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To risk agreeing with the Conservatives...bring on the Bill of Rights

Prisoners. Unlawful to have a blanket ban on their right to vote. Sex Offenders. Unlawful to refuse the right to review. Indefinite detention without charge. Unlawful.

London School of Economics
These are three examples of cases where the European Court of Human Rights (ECtHR) has ruled against, what i would call, 'lazy' administration. Any blanket ban, or unlimited interference in an individuals legally recognised rights will be considered, by the ECtHR, unlawful on the basis of proportionality.

So what about the rule that says a sex offender cannot adopt? I am certain that the public would be outraged by the mere suggestion that someone who has previously been convicted of a sex offence would be allowed to adopt. Stage left Helen Reece of the London School of Economics who says otherwise in her November 2010 article "Sex offenders should not be banned from looking after children".

Helen Reece, LSE
She argues against the automatic ban on sex offenders from adopting, and says they should be assessed on their merits on a case by case basis. This is a natural conclusion from the legal decisions by the European Court of Human Rights, but does not represent the views of the public on the whole.

Actually, Ms Reece's point here is not that sex offenders should be allowed to adopt, it is the fact that they are automatically banned. It's the same issue that faced the automatic ban on prisoners voting, and is one of proportionality. For a decision to be proportionate, it must be no more than is necessary. What is necessary for one, may not be necessary for another and therefore each case must be assessed individually. The resulting limit on their rights should be no more than is necessary to achieve a 'legitimate outcome'.

This is yet another example of potential conflict between European states and the ECtHR. Anyone who studies law can appreciate that the natural conclusion of the European case law is that a sex offender should be assessed individually on their suitability to adopt. Anyone with common sense, and i don't mean the Daily Mail's definition of common sense, will see that this is potentially dangerous. My regular readers will know that i am dead against the the risk averse society, but in this case i do think we should be on the side of caution. There exist arguments about re-offending rates, but they just don't wash with me as I don't think we can ever know if someone will re-offend. Their rights must be limited to protect our children.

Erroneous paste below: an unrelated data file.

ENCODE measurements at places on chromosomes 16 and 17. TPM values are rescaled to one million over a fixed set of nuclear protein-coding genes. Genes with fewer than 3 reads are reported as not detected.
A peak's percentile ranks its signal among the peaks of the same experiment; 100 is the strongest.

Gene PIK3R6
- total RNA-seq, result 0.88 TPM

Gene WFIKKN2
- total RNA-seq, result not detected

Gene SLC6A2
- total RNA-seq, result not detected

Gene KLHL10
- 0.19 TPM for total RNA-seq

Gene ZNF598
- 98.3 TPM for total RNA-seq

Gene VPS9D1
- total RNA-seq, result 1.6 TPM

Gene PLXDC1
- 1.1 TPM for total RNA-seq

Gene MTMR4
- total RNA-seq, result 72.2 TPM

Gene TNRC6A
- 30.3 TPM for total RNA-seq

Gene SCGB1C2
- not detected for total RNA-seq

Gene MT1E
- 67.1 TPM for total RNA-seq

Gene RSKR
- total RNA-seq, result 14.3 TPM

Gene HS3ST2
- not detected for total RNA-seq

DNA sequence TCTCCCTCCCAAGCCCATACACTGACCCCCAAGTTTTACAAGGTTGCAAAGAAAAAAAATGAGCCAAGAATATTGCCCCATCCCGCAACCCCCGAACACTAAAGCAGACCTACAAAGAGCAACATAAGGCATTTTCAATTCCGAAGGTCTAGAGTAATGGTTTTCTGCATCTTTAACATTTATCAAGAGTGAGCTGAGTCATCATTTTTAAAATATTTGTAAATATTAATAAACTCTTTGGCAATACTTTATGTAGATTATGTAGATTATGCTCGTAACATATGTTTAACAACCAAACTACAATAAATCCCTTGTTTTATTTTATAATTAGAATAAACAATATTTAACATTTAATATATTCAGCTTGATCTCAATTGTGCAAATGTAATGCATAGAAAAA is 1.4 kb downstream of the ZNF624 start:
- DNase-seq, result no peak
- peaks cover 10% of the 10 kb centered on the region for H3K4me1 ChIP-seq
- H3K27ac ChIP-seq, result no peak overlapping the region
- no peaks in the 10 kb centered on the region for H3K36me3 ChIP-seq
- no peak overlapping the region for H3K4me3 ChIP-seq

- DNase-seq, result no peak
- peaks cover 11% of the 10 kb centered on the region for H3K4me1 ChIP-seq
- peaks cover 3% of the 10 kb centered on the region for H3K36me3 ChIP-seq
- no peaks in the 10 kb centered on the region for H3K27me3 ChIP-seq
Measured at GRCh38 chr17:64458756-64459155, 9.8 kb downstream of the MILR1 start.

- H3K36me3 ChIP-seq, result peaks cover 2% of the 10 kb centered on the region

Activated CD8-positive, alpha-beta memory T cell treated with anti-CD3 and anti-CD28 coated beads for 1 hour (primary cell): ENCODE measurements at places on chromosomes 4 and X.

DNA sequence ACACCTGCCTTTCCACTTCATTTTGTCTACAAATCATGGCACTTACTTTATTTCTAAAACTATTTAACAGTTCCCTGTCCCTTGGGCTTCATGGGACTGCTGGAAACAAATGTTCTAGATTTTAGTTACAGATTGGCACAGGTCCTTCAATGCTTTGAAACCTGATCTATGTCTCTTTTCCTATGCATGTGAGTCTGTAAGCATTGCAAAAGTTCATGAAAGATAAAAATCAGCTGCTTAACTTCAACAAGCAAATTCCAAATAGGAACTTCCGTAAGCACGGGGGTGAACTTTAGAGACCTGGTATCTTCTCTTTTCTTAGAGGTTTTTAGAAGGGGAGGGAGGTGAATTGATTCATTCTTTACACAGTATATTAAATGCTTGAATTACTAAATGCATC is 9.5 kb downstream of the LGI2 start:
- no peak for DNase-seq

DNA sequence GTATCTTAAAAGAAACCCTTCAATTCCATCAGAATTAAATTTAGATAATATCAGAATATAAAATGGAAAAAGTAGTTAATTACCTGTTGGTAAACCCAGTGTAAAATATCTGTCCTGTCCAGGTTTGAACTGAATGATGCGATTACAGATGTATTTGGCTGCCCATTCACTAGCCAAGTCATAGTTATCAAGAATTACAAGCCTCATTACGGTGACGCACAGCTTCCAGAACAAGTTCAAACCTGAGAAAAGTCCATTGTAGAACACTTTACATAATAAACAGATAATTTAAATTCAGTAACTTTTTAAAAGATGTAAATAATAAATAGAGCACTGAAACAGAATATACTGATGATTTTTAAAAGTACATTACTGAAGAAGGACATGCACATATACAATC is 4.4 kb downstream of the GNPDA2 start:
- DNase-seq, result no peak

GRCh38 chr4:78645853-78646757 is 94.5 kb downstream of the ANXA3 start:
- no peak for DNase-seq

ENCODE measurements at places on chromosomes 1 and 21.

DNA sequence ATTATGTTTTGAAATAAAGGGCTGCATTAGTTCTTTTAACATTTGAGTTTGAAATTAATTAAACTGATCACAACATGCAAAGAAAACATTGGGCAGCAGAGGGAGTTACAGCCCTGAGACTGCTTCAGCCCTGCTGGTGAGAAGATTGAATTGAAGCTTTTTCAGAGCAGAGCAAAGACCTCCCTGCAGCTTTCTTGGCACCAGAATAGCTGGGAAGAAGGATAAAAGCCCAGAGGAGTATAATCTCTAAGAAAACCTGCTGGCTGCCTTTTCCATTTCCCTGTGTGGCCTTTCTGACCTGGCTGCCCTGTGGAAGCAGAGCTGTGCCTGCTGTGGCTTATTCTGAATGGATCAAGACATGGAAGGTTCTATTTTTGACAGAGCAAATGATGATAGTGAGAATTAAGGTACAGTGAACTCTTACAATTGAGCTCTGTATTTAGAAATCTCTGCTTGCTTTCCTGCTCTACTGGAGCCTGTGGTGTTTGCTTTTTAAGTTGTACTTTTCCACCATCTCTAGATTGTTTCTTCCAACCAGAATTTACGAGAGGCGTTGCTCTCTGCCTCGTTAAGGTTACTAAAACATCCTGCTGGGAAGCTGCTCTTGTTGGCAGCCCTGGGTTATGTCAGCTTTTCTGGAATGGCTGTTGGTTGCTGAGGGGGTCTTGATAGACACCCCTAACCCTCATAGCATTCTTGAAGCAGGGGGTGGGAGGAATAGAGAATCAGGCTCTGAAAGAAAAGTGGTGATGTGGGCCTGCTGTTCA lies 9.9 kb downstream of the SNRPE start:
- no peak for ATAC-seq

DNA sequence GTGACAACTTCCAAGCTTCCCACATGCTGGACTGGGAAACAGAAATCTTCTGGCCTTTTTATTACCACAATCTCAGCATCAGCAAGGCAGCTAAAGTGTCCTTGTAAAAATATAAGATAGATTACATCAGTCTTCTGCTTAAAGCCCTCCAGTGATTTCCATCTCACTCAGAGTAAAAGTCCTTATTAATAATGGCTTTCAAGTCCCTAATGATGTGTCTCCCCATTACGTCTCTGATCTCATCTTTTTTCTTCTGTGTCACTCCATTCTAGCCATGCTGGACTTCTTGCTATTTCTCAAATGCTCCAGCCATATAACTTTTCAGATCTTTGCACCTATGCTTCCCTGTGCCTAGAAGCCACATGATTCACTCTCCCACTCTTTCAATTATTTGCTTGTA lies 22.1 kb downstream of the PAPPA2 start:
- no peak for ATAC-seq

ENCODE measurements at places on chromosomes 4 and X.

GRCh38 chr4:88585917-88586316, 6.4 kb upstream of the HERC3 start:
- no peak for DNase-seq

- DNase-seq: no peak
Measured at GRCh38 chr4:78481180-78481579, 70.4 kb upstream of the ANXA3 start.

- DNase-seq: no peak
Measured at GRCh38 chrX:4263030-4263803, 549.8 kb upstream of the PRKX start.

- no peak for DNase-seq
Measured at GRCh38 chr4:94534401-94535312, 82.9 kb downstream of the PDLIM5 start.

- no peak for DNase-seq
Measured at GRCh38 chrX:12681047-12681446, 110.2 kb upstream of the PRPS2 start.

Ian Huntley - Red flags missed
When i read about examples of child abuse that has gone on in children's homes, churches, schools and other 'safe havens' it makes me realise how long we can be fooled by sex offenders, and how vital these red flags can be. We cannot, therefore, ignore any red flag and the suggestion that someone can adopt having been convicted of a sex offence is a prospect that scares me.

But i am now presented with a personal conflict. Previously i have not agreed with any suggestion that the European Convention on Human Rights should be replaced by a Bill of Rights. I think it is a strong document, and despite its weaknesses, we need to hold onto it. Yet my argument above leads me to think that the ECHR presents us with a conflict between moral justice and legal justice that cannot be reconciled. We need to be able to opt out of an ECtHR decision.





See below the response from Ms Reece. It's nice to hear from readers, especially when its from the people i am blogging about!



Dear DietJustice Blog

Thank you for sending me this interesting post. I am afraid I don't have time to reply to it, and in a way my response is contained in the full paper that I published in the CFLQ, but I was interested to read it.

Best wishes

Helen